Wind tunnel testing is used to investigate many different types of flow conditions and aerodynamic features. There are many traditional ways to measure these, including using strain gauge balances to measure the forces, pressure taps for surface pressure data, hot films for thermal measurement, and inclinometers for positional changes.
However, optical techniques can provide additional information across a wider spatial area. ARA has experience with a wide range of optical techniques across all of its research facilities and these are used to compliment the traditional data gathering methods, providing a greater understanding of complex flow conditions.
Acenapthene sublimation is a standard visualisation technique used in the ARA Transonic Wind Tunnel (TWT) to detect the position of transition from laminar to turbulent flow on the model surface. It is an effective tool for checking the performance of model transition bands or dots, which are used to fix the point of transition at a desired location on the model.
The model surface is prepared by spraying a solution of naphthalene crystals onto the area of interest. The tunnel is run at the desired condition and the change in flow at the point of transition causes the crystals to be removed behind the point of transition. This can then be imaged post-run as clearly shown in this image.
Oilflow visualisation is a technique commonly used in aerodynamic research to enable surface flow patterns to be seen. ARA regularly applies this technique within the Transonic Wind Tunnel (TWT) and has automated systems to capture high-resolution stills and video for later analysis.
As the ARA Transonic Wind Tunnel operates over a large range from Mach 0.2 to Mach 1.4 we vary our oilflow technique to suit the test conditions. The mixture viscosity is adjusted to suit the different speed ranges. We can also choose whether to use different coloured oils to understand flow between different surfaces i.e. pylon to wing interference. Alternatively, we can use fluorescing pigments in the oilflow mixture which is excited when lit by Ultra-Violet light, this can often show finer detail on surface flows.
Particle Image Velocimetry
As part of a recent project to research flows in and around a civil cavity configuration, ARA developed a
As part of a recent project to research flows in and around a civil cavity configuration, ARA developed a Particle Image Velocimetry (PIV) system for its Transonic Wind Tunnel (TWT). The ARA PIV system is based around the LA Vision PIV system with a custom-designed seeding system from ILA (Intelligent Laser Applications).
The system is designed to be productive and flexible with translatable laser light sheet positions and the ability to measure in different orientations. Initial tests were performed with a clear working section, these trials proved the seeding quality and capacity as well as confirming the measurement capability. It also had the benefit of confirming the high flow quality of the ARA TWT. The next stage was testing multiple light-sheet positions at a range of Mach numbers for the ARA Civil Cavity Research Model. The following image shows a result from one of the two light-sheet positions tested.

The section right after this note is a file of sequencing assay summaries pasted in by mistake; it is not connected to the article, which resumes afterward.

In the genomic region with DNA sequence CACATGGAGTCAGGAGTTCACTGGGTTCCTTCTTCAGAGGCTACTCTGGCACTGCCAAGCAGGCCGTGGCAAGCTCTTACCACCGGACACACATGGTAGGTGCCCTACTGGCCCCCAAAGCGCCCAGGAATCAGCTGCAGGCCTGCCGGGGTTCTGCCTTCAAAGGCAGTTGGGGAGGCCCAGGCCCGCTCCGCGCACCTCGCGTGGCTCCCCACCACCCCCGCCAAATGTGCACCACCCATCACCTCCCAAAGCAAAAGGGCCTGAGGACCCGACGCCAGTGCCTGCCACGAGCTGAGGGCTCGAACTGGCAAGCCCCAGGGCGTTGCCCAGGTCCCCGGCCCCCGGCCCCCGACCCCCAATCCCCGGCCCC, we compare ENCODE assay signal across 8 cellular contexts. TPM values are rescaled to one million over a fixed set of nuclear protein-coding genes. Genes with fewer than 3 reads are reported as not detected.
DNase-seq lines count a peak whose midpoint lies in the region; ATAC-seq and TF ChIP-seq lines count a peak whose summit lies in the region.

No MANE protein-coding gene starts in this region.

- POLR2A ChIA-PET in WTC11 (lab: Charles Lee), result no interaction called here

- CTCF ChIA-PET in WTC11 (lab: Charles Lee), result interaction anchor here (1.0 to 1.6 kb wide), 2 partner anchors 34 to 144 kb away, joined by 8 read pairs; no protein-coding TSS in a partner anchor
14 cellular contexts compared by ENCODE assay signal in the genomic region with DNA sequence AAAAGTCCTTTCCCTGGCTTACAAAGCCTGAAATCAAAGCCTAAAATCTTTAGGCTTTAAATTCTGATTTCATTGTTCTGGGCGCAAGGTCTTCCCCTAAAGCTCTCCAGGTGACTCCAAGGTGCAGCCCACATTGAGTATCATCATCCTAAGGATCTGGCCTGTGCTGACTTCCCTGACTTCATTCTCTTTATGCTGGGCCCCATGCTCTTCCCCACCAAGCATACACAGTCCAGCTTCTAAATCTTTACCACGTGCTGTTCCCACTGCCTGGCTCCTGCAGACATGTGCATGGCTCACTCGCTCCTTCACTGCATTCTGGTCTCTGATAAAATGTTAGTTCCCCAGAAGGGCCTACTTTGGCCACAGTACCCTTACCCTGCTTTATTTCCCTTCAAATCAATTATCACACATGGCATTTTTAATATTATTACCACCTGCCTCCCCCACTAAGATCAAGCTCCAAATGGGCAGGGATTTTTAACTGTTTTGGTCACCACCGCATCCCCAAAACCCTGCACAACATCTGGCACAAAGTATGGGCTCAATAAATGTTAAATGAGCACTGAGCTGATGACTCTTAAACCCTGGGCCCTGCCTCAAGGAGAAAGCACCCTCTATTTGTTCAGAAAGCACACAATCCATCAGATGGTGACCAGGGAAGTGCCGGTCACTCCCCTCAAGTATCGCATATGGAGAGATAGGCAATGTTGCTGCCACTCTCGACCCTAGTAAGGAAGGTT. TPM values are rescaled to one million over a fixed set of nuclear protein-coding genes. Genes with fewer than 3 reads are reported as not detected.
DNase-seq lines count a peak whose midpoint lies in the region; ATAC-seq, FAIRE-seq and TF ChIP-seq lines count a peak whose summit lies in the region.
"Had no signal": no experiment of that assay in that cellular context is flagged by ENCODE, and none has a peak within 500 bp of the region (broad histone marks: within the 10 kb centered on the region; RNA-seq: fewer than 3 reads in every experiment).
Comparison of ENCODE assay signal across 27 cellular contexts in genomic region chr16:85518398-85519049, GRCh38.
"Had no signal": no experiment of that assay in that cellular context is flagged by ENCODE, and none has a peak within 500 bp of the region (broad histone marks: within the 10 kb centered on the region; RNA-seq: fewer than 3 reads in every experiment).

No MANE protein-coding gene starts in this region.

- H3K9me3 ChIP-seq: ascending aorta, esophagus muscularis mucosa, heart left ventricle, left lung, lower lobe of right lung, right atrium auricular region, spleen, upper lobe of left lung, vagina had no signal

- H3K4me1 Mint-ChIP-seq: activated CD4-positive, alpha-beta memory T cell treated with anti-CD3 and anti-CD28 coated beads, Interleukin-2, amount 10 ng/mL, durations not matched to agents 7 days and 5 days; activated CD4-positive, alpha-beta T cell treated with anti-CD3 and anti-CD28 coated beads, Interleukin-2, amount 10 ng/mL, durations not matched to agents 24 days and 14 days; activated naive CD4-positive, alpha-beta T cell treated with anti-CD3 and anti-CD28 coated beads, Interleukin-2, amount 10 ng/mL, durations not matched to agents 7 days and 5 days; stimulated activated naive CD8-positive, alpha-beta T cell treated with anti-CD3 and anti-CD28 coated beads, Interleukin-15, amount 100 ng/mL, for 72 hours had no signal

The system has also been used in other facilities at ARA, including the small scale transonic wind tunnel (Z4T), where boundary layer measurements were made in preparation for the ANACO project in the ARA’s main transonic wind tunnel.
Shadowgraph & Background Oriented Schlieren (BOS)
Within the Transonic Wind Tunnel (TWT) ARA operates a simple Shadowgraph system, which is quick and easy to set up at short notice. This is a useful extra tool for visualising shocks and recording them as either video or high resolution still images. Other facilities at ARA have highly sensitive Schlieren systems for this purpose but due to optical access restrictions, this is not possible within the TWT. However, Background Oriented Schlieren is a technique that can be used in the TWT as well as the small scale transonic tunnel (Z4T)
The following are images are examples from the ARA shadowgraph and BOS systems.
Infra-Red Thermal Imaging (IR) is a useful tool in regular use at ARA. It is commonly used to analyse the efficiency and performance of the large motors that serve the Transonic Wind Tunnel (TWT) and is increasingly being used during model tests in the TWT to gather data on the surface temperature of the models under test.
One recent example was the use of this technology alongside Temperature-Sensitive Paint (TSP) to visualise surface flow features. Due to the highly reflective nature of most wind tunnel models IR will require a thin layer of paint to enable the IR cameras to detect the surface temperature and for specialist transition investigation models acrylic panels are designed into the model to improve the IR effectiveness.
Temperature Sensitive Paint
As with the ARA Lifetime Pressure-Sensitive Paint (PSP) system, the Temperature-Sensitive Paint (TSP) system is based around the paints and associated technologies from the US company ISSI (Innovative Scientific Solutions Inc).
As its name suggests this paint is used to detect the temperature at the model surface, which is useful for many applications. The main use for this paint at ARA is for the detection of the position of transition from laminar to turbulent flow, as there is a small temperature step at this point. Traditionally ARA uses the Acenaphthene sublimation technique for this but the advances in the TSP techniques have made TSP an extremely useful tool for obtaining accurate and quantifiable data from this type of testing. This has been particularly useful in recent laminar flow investigations performed at ARA, including the development of the laminar flow control model, results from which can be seen here.